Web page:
Dr. James “Skip” Lazell Jr. was the first to formally describe Anolis nubilus in a 1972 publication from the Bulletin of the Museum of Comparative Zoology at Harvard. Above are two of his drawings of the species from the publication. He’s a colorful and evocative writer so I’m going to let his description of his 1964 trek to find the species and his subsequent notes on their ecology stand on their own.
From “The Anoles (Sauria, Iguanidae) of the Lesser Antilles” Volume 143, No.1. 1972.
Distribution. Anolis nubilus occurs only on Redonda. This tiny islet is exceedingly steep-to, and rises nearly 1000 feet out of the sea. There is virtually no surrounding bank, and the full swell of the western North Atlantic pounds Redonda’s cliffs. A tiny, nearly vertical gut on the leeward side provides the only access to the top of the islet up the cliffs; great blocks of basalt lie at the foot of this gut, and one’s original entrance to Redonda is made by jumping onto these blocks as the boat goes past them. It is about like jumping from a moving elevator onto a card table, except that elevators give more notice of directional reversals…but getting on is just the beginning.
The islet is a great block of igneous extrusive: strata of basalt and the peculiarly conglomeratelike, porphyritic material so often the result of Antillean vulcanism. The top of Redonda is a rolling wold, and a favorite place of innumerable nesting sea birds; the gut provides a route for their guano to descend the cliffs, and it dries to a thick powder there. Because of its leeward location, a chimney effect is produced in the gut, and the guano dust, mixed with the volcanic sand weathered from the parent rock, tends to rise when disturbed. As one toils up the gut under the tropical sun, one is accompanied by a cloud of this dust, which soon mingles with ones’ own sweat to produce a wondrously aromatic and abrasive, though rather gluey, bath. At the top, jumbles of rocks and clumps of prickly pear rise gently to the old ruins, complete with a hedge of Bougainvillea and the single tree. This is the home of Anolis nubilus.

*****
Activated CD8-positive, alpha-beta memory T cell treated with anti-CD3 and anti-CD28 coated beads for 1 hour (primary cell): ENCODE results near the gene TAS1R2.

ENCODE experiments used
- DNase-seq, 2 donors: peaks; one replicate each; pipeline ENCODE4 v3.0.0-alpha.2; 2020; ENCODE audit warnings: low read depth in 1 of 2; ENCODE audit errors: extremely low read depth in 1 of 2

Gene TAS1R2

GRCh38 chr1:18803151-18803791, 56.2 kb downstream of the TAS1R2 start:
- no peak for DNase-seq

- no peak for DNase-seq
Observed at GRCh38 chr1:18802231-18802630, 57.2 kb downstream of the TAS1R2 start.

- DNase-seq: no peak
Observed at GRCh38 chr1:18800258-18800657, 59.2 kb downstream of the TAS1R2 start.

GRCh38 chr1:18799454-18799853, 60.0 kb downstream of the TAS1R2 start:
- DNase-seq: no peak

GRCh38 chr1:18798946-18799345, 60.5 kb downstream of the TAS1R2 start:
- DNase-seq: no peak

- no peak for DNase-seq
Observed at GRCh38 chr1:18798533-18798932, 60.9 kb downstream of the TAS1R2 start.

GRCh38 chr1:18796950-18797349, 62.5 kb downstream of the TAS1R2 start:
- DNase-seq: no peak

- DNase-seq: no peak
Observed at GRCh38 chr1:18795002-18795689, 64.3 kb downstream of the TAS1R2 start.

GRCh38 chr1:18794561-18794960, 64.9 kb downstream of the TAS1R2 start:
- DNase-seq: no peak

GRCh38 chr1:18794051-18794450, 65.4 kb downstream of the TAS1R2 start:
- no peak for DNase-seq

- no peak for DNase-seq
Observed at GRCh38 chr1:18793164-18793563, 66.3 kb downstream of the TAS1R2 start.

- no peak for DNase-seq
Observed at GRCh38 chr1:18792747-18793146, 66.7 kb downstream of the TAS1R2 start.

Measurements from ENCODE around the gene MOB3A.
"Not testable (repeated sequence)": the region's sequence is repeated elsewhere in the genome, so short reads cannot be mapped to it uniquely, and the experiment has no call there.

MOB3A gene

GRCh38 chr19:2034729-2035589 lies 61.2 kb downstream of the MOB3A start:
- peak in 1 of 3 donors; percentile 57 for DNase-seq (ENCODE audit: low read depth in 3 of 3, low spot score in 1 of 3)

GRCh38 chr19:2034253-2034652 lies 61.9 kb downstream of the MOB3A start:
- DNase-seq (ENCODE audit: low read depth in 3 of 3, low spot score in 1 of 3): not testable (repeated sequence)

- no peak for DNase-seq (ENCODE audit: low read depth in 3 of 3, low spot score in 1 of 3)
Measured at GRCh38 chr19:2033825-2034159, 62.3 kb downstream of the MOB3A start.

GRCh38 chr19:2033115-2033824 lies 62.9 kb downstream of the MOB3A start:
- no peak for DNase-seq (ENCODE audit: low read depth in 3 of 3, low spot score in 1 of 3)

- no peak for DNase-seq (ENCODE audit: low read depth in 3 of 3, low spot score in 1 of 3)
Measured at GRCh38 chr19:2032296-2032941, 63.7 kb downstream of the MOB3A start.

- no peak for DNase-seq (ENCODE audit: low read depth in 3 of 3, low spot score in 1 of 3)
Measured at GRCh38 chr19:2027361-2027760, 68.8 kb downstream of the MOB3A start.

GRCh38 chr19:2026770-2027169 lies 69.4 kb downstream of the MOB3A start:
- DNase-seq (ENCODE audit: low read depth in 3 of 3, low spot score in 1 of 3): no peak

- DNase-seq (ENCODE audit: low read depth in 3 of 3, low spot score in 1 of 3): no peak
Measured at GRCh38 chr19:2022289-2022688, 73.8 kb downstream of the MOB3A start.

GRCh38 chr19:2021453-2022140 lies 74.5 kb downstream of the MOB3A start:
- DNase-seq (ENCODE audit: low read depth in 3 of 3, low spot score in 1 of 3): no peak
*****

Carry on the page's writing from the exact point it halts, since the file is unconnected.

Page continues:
Population structure and ecology. Anolis nubilus is not abundant, but occurs all over Redonda. Owing to the lack of trees, it seems to dwell mostly in the shade of large rocks close to ground. In the ruins of the old building and on the one tree (a Casuarina, apparently inedible even to goats), A. nubilus climb as high as they can get: about fifteen feet. This species must compete with the large, glossy black ground lizard, Ameiva atrata, for at least some of its food. Surely Redonda once supported more vegetation and presumably Anolis nubilus then had an easier life. The feral goats should be extirpated on this remarkable island, whose only known nonflying vertebrates are species found nowhere else on earth.
One thought on “Describing A. nubilus”
Very exciting times . Im curiouse don’t the birds that feed on the dead rats also have problems.I don’t use poison in Az because the owls that eat the rats also die or so im told. Keep up the good work ,always like reading of your adventures. By the way Im a big fan of the brown boobie. Unk W